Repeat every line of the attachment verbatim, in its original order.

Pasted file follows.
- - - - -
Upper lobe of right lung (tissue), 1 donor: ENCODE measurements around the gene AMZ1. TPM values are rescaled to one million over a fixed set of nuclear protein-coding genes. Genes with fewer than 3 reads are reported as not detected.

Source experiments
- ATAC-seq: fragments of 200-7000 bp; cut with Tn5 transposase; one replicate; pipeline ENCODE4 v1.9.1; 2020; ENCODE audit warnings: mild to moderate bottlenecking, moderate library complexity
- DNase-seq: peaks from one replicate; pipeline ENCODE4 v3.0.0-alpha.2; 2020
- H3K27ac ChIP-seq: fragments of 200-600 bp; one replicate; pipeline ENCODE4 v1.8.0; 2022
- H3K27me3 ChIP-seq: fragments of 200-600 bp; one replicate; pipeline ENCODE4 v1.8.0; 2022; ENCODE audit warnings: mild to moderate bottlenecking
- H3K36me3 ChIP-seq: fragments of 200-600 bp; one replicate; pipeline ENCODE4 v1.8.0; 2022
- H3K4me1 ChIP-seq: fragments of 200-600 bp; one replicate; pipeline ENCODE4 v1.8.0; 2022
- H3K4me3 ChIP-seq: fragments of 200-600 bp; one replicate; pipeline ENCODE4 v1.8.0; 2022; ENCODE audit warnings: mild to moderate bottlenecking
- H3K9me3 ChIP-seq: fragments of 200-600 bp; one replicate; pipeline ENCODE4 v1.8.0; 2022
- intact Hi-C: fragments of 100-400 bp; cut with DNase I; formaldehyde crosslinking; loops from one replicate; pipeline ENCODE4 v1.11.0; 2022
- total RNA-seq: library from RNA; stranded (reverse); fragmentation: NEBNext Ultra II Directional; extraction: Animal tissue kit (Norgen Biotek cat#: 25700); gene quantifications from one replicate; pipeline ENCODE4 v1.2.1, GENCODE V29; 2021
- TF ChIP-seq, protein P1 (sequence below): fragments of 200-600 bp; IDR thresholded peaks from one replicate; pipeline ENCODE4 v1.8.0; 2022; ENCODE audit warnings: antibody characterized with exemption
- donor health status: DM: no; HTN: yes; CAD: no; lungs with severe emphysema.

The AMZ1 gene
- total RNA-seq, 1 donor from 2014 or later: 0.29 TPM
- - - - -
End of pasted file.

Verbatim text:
Upper lobe of right lung (tissue), 1 donor: ENCODE measurements around the gene AMZ1. TPM values are rescaled to one million over a fixed set of nuclear protein-coding genes. Genes with fewer than 3 reads are reported as not detected.

Source experiments
- ATAC-seq: fragments of 200-7000 bp; cut with Tn5 transposase; one replicate; pipeline ENCODE4 v1.9.1; 2020; ENCODE audit warnings: mild to moderate bottlenecking, moderate library complexity
- DNase-seq: peaks from one replicate; pipeline ENCODE4 v3.0.0-alpha.2; 2020
- H3K27ac ChIP-seq: fragments of 200-600 bp; one replicate; pipeline ENCODE4 v1.8.0; 2022
- H3K27me3 ChIP-seq: fragments of 200-600 bp; one replicate; pipeline ENCODE4 v1.8.0; 2022; ENCODE audit warnings: mild to moderate bottlenecking
- H3K36me3 ChIP-seq: fragments of 200-600 bp; one replicate; pipeline ENCODE4 v1.8.0; 2022
- H3K4me1 ChIP-seq: fragments of 200-600 bp; one replicate; pipeline ENCODE4 v1.8.0; 2022
- H3K4me3 ChIP-seq: fragments of 200-600 bp; one replicate; pipeline ENCODE4 v1.8.0; 2022; ENCODE audit warnings: mild to moderate bottlenecking
- H3K9me3 ChIP-seq: fragments of 200-600 bp; one replicate; pipeline ENCODE4 v1.8.0; 2022
- intact Hi-C: fragments of 100-400 bp; cut with DNase I; formaldehyde crosslinking; loops from one replicate; pipeline ENCODE4 v1.11.0; 2022
- total RNA-seq: library from RNA; stranded (reverse); fragmentation: NEBNext Ultra II Directional; extraction: Animal tissue kit (Norgen Biotek cat#: 25700); gene quantifications from one replicate; pipeline ENCODE4 v1.2.1, GENCODE V29; 2021
- TF ChIP-seq, protein P1 (sequence below): fragments of 200-600 bp; IDR thresholded peaks from one replicate; pipeline ENCODE4 v1.8.0; 2022; ENCODE audit warnings: antibody characterized with exemption
- donor health status: DM: no; HTN: yes; CAD: no; lungs with severe emphysema.

The AMZ1 gene
- total RNA-seq, 1 donor from 2014 or later: 0.29 TPM